S. Sudan govt accuses rebel groups of recruiting child soldiers

Wednesday January 22 2020

A former child soldier holds a gun as they participate in a child soldiers' release ceremony, outside Yambio, South Sudan, on August 7, 2018. Authorities in South Sudan are accusing opposition rebel groups of enrolling child soldiers. PHOTO | FILE | NATION MEDIA GROUP

By Garang Malak


Authorities in South Sudan are accusing opposition rebel groups of enrolling child soldiers, even as the country prepares to implement a historic peace deal next month.

Officials said the Sudan People’s Liberation Army – In Opposition (SPLM-IO) was forcibly recruiting youth and children into their military ranks in areas like Rubkona County, in Northern Liech State.

South Sudan State Information minister David Gai alleged that the forceful recruitment in Rubkona County was launched by SPLA-IO two weeks ago and had seen some civilians flee from their homes.

“Now areas like Nhial-Diu, which is part of Greater Rubkona, are almost empty because those communities have fled their homes to avoid the exercise,” Mr Gai said. 

The SPLM-IO denied the claims. Its Deputy Military Spokesperson Lam Paul Gabriel told The EastAfrican the group was following through deals made in the revitalised peace agreement signed in September 2018.


“To be sincere, this is a very bad allegation coming when we are heading towards the best moments. You cannot recruit when you are going for peace. What you do, instead, is to screen those forces and send those who are young to their homes for school.

“Those who are elderly and want to disarm and demobilise and reintegrate, we allow them too. Why would we recruit when the agreement doesn’t allow us?” Col Lam said, referring to the peace deal often known by its acronym R-ARCSS.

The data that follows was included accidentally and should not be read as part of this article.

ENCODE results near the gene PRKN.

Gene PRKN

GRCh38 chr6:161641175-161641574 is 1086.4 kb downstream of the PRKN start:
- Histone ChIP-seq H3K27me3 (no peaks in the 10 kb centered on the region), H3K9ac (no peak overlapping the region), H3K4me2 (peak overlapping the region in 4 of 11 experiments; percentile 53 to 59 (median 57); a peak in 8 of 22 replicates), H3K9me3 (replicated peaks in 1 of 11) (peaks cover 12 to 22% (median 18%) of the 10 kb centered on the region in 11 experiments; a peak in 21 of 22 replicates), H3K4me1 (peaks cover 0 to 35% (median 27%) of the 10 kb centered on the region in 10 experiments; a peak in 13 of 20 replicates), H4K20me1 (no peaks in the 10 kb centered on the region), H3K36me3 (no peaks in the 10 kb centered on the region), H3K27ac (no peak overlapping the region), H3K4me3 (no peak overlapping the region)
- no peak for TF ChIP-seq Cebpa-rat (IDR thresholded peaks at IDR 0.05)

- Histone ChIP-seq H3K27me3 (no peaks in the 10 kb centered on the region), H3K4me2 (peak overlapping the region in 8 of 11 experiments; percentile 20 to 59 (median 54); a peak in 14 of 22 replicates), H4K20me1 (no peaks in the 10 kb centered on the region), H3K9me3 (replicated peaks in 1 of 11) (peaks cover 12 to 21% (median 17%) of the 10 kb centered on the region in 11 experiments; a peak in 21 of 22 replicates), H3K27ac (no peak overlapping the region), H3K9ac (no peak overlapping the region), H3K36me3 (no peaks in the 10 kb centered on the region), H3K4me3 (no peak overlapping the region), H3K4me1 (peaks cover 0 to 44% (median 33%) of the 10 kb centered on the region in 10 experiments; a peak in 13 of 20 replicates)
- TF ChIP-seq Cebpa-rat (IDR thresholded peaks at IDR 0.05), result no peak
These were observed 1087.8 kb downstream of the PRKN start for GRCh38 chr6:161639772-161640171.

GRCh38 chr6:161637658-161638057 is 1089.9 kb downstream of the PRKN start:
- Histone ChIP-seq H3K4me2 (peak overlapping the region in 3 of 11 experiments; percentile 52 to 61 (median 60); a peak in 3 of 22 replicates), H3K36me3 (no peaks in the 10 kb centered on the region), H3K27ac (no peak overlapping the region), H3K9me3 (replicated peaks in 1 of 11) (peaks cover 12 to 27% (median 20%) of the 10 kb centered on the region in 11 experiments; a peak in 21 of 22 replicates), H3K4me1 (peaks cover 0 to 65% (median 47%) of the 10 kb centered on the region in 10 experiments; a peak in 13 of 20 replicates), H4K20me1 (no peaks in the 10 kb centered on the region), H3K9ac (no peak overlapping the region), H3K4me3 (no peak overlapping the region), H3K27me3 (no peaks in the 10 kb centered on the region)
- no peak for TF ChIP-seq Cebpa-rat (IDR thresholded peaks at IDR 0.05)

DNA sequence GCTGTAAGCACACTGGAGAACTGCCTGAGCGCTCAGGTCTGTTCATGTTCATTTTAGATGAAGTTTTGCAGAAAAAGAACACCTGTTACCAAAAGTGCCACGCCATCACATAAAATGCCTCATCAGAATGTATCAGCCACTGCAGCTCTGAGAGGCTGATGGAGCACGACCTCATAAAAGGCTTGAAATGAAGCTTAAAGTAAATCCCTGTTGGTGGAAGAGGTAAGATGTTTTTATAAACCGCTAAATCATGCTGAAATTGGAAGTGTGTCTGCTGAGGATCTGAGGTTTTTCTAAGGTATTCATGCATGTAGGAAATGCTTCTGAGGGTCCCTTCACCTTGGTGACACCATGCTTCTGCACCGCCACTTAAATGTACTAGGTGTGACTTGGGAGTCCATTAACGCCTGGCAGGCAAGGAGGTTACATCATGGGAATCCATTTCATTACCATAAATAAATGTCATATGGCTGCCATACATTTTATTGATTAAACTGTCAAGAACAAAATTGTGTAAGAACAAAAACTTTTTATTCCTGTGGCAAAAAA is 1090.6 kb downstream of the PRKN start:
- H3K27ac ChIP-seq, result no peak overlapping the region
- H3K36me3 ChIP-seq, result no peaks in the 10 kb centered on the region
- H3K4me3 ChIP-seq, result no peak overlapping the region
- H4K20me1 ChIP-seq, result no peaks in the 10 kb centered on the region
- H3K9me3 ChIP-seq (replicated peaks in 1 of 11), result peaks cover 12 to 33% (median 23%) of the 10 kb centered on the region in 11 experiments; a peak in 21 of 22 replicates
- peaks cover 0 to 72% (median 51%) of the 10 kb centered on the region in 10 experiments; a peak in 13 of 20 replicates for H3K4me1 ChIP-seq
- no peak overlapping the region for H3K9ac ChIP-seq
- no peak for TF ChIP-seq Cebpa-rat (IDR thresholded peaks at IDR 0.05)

While the government accused the opposition of recruiting underage, President Salva Kiir’s government has in the past fought back the same accusation.

Since the war broke out in December 2013, there have been claims of recruiting child soldiers as well as recruiting militia even after the signing of ceasefire agreements. As many as eight ceasefire agreements were broken days after signing them.

In August 2015, President Kiir and his former Vice President and leader of SPLM-IO Riek Machar signed a peace agreement in Ethiopian capital Addis Ababa. But when Mr Machar returned to Juba in June the following year, the deal broke down, forcing him to flee.

The new deal, ‘revitalised’ because it includes other splinter groups, was to lead to a transitional government of national unity. Postponed twice, the new deadline is February 22.

The R-ARCSS states that all parties agree to stop recruiting members or training them, as they wait for a specified plan to merge the groups into a professional national army.

It also says the parties shall refrain from prohibited actions such as recruitment or use of child soldiers.

The 2018 peace deal also prohibits the parties from any acts of hostility, intimidation, violence or attacks against civilian population including displaced persons, refugees returning home, journalists, UN peacekeeping personnel, security installations and equipment as well as aid workers and their property.